Thinking again about my childhood obesity, I remember an aunt of mine, actually the partner of my eldest aunt. My clear childhood memories are very few and far between but I remember this one. We were at their home on Long Island for a family gathering. The adults were congregated in the kitchen or dining room. I came in to get something, and my aunt made a remark that I was an "L.A.". Everyone laughed uproariously and refused to respond to my questions as to the meaning of these initials. The event must have imprinted deeply in my brain, for about five years ago, for some reason, I remembered the event as if it had happened just yesterday, some long-dormant synapse sparking to life for a brief moment and bringing that memory flooding back. I realized that she had meant "Lard Ass" by that comment, I'm sure, and the bewilderment of that long-ago moment became mine again. Trusted adults laughed at my expense and refused to explain the source of their merriment, and thirty years later I clearly remember the moment. Such power of the brain to block out---and then recall---trauma (if I can call it that), regardless of its relative significance.

I use this illustration to elicit in my own mind the notion that, if that remark had been more abusive, more hurtful, if remarks of a derogatory nature had been made towards me daily throughout my childhood, perhaps accompanied by physical abuse, who would I be now? What would I be now? What other choices would I have made in life? This seemingly random assignment of each individual to a family constellation and series of life events bestows upon each person their own unique experience, and reactions to said experience.

These illustrations and memories are food for thought, written more as fodder for my own growth than for any reader who peruses these virtual pages. If this missive touches something for you, I'm glad for that, and invite you to comment, or just to reflect privately on that which is elicited. My suffering is my own, as is my recovery, a lifelong process to which I'm forever dedicated. This writing is powerful medicine, and my prescription of self-reflection will never expire.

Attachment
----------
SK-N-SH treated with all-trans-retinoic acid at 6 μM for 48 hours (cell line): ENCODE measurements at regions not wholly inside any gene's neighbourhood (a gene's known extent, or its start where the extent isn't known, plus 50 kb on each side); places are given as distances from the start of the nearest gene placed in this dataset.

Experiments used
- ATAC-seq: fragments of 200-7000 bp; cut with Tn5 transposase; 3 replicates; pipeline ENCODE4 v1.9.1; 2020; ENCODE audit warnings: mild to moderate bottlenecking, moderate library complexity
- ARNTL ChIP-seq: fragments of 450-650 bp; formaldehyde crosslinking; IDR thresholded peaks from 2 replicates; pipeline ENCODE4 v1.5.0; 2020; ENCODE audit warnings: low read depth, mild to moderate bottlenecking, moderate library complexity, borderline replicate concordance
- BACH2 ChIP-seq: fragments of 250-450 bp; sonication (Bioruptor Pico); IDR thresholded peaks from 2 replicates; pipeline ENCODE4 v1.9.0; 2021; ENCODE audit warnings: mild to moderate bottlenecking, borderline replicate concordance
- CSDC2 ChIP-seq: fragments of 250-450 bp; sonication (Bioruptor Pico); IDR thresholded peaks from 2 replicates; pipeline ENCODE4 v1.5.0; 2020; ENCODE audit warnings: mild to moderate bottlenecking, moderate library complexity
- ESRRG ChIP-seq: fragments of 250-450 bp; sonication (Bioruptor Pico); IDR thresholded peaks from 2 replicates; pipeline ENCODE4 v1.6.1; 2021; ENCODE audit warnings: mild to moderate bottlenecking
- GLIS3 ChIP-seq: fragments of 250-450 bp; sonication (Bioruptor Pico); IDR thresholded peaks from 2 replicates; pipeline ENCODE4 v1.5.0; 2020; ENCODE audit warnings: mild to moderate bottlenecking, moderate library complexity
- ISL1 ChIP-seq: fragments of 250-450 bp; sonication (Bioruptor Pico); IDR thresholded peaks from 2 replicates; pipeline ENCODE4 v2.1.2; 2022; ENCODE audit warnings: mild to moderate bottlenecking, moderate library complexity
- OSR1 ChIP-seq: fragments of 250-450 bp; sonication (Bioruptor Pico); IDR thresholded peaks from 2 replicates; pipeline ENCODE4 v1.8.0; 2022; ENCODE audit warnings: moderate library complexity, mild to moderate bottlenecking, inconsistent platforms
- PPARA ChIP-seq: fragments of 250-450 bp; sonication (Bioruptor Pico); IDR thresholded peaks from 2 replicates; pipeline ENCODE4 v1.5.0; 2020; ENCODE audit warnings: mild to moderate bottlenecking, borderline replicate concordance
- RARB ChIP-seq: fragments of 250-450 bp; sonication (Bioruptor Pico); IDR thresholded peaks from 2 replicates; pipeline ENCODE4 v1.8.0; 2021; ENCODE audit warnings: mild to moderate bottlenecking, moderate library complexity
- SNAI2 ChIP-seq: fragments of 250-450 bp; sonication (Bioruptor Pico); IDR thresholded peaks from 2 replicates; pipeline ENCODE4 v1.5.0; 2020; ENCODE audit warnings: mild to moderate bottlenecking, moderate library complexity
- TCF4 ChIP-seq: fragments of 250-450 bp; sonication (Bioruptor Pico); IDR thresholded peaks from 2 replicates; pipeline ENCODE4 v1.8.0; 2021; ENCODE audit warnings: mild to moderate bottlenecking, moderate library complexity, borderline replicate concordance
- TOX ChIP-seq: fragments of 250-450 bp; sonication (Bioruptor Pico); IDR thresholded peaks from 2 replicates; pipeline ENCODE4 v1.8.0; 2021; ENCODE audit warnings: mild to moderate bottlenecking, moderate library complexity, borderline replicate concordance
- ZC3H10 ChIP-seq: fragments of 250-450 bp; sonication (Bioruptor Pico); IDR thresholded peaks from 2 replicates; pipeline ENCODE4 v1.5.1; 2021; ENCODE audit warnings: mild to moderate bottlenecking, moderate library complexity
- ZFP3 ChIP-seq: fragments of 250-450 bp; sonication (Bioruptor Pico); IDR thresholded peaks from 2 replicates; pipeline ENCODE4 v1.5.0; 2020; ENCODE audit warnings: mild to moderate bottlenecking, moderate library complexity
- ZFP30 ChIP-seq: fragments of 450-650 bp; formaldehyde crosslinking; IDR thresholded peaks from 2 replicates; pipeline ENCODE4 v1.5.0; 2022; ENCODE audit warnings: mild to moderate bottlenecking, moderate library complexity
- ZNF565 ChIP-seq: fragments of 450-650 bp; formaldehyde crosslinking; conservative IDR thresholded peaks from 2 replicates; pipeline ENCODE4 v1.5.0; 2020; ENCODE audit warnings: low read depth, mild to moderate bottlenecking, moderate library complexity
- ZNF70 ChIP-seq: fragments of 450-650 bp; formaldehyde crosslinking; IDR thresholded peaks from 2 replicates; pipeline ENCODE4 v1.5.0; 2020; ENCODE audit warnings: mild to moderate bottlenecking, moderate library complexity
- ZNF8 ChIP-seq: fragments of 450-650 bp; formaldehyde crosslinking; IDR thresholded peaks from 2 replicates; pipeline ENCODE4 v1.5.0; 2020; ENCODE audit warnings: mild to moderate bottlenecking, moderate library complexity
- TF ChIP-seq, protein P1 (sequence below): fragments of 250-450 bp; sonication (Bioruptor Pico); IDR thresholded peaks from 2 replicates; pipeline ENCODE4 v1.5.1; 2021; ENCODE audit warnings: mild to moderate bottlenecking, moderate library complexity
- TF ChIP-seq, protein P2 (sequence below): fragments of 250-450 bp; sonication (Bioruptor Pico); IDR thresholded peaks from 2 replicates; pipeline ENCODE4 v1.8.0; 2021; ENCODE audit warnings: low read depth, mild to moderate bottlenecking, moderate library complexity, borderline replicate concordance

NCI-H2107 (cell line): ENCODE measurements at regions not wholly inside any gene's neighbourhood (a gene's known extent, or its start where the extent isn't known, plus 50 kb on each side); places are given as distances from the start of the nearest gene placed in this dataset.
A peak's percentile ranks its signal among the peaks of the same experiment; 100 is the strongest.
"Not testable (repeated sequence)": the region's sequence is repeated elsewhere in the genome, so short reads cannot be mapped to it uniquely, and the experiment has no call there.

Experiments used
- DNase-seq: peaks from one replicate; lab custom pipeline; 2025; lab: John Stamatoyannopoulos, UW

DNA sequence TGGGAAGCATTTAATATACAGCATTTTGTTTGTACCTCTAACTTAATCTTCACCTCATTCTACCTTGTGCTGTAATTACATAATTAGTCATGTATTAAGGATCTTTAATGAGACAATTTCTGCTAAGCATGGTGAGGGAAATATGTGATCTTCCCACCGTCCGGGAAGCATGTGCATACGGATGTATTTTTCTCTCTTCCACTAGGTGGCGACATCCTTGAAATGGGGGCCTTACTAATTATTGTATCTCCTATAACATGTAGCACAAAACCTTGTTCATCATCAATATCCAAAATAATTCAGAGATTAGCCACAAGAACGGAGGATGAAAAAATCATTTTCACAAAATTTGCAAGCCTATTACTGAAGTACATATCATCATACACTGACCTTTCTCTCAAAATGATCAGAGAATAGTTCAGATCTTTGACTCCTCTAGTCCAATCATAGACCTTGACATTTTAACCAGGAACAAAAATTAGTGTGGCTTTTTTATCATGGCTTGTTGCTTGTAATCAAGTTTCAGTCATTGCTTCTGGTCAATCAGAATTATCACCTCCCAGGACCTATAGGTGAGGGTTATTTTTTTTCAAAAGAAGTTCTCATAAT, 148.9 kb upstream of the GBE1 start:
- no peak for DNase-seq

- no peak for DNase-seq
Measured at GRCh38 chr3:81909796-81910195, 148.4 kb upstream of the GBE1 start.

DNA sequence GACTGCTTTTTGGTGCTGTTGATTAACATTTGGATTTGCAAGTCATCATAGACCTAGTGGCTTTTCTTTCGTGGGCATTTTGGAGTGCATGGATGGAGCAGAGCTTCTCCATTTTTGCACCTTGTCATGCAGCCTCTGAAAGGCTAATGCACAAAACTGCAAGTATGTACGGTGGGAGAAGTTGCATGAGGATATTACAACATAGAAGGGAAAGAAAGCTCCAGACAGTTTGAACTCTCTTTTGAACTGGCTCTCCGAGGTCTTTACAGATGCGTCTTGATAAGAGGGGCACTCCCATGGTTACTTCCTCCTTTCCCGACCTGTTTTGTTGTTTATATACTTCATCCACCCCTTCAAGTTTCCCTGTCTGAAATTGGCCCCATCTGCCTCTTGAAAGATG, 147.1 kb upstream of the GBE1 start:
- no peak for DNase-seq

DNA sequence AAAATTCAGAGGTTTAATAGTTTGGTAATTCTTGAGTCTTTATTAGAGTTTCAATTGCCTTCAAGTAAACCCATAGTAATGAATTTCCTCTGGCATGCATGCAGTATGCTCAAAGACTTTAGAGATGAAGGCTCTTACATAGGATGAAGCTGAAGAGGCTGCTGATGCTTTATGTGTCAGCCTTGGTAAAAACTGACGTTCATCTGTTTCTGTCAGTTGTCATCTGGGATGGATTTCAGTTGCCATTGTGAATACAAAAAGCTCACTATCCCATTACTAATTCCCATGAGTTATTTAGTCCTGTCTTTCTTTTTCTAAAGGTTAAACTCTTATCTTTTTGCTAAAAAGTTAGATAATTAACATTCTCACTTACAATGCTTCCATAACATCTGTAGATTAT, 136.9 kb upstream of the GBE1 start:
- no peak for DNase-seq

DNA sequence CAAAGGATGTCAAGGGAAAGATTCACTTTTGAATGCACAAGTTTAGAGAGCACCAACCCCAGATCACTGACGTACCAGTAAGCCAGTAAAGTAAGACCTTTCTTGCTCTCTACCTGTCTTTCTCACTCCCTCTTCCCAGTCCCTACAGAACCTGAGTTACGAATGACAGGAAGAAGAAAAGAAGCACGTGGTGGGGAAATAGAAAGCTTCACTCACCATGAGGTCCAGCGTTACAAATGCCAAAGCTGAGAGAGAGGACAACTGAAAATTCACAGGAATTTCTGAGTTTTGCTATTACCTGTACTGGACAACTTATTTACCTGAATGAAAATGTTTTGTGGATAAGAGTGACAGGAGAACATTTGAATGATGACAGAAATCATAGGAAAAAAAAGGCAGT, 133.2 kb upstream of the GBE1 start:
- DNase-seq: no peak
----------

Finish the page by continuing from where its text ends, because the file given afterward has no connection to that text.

Friday, March 11, 2005

A Week Well Done

The work-week comes to a close as fresh snow falls (once again) on our little abode. We are in our frequent postures---laptops on laps, fire in woodstove, dogs snoring, bellies full. This is redundancy I can live with!

With cancellation of my teaching obligation due to snow this past Tuesday, no other evening obligations all week, topped off by a brief overnight visit by our son and his girlfriend last night, I end the week with an unusual feeling of refreshed energy, no burn-out sensations in sight. Fatigue, yes, but a feeling of having lived well and embraced life all week with an appropriate attitude adjustment in operation.

Many stressful patient scenarios presented themselves this week but somehow I managed to stay above the fray. What is the magic ingredient that manifested this ability, you ask? Damned if I know, but I'd like to bottle it for future use when needed, kind of like a "Break This Glass in Case of Entropy" toolkit. But seriously folks, it was just one of those moments in time when the planets were aligned, my humors were in balance, I was not plagued by excess melancholia, and the stress just wouldn't stick, so to speak. While some people did push my buttons at times and I occasionally ran around like a mad chicken, there's a level at which the week did not exact an emotional and physical toll, and for this I'm exceedingly grateful. The weekend can begin with a willingness to enjoy, produce, relax, and create, all in the embrace of a loving home and a relationship which feeds my soul and spirit. That is priviledge of the highest order.

Wednesday, March 09, 2005

I Am A Witness